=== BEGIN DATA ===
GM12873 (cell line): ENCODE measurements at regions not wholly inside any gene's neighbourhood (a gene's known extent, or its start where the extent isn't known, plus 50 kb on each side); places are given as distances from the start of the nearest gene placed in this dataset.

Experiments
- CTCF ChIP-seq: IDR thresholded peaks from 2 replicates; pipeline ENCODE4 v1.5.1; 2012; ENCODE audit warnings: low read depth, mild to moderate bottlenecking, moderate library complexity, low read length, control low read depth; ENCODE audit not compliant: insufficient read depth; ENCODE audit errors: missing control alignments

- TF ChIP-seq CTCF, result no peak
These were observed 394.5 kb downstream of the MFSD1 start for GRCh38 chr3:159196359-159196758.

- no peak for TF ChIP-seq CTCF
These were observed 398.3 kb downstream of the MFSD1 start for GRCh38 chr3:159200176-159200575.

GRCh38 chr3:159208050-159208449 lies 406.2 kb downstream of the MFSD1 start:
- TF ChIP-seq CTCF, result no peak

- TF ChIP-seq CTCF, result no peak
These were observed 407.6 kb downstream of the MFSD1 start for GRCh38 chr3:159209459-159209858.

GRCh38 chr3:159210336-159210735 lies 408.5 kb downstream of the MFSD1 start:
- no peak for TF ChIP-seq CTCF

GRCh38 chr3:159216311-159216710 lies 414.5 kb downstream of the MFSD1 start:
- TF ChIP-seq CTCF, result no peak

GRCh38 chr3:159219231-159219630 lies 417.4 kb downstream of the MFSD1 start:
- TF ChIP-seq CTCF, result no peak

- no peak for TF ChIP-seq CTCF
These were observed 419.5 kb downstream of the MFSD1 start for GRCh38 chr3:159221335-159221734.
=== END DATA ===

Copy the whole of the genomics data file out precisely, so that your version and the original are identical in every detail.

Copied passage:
GM12873 (cell line): ENCODE measurements at regions not wholly inside any gene's neighbourhood (a gene's known extent, or its start where the extent isn't known, plus 50 kb on each side); places are given as distances from the start of the nearest gene placed in this dataset.

Experiments
- CTCF ChIP-seq: IDR thresholded peaks from 2 replicates; pipeline ENCODE4 v1.5.1; 2012; ENCODE audit warnings: low read depth, mild to moderate bottlenecking, moderate library complexity, low read length, control low read depth; ENCODE audit not compliant: insufficient read depth; ENCODE audit errors: missing control alignments

- TF ChIP-seq CTCF, result no peak
These were observed 394.5 kb downstream of the MFSD1 start for GRCh38 chr3:159196359-159196758.

- no peak for TF ChIP-seq CTCF
These were observed 398.3 kb downstream of the MFSD1 start for GRCh38 chr3:159200176-159200575.

GRCh38 chr3:159208050-159208449 lies 406.2 kb downstream of the MFSD1 start:
- TF ChIP-seq CTCF, result no peak

- TF ChIP-seq CTCF, result no peak
These were observed 407.6 kb downstream of the MFSD1 start for GRCh38 chr3:159209459-159209858.

GRCh38 chr3:159210336-159210735 lies 408.5 kb downstream of the MFSD1 start:
- no peak for TF ChIP-seq CTCF

GRCh38 chr3:159216311-159216710 lies 414.5 kb downstream of the MFSD1 start:
- TF ChIP-seq CTCF, result no peak

GRCh38 chr3:159219231-159219630 lies 417.4 kb downstream of the MFSD1 start:
- TF ChIP-seq CTCF, result no peak

- no peak for TF ChIP-seq CTCF
These were observed 419.5 kb downstream of the MFSD1 start for GRCh38 chr3:159221335-159221734.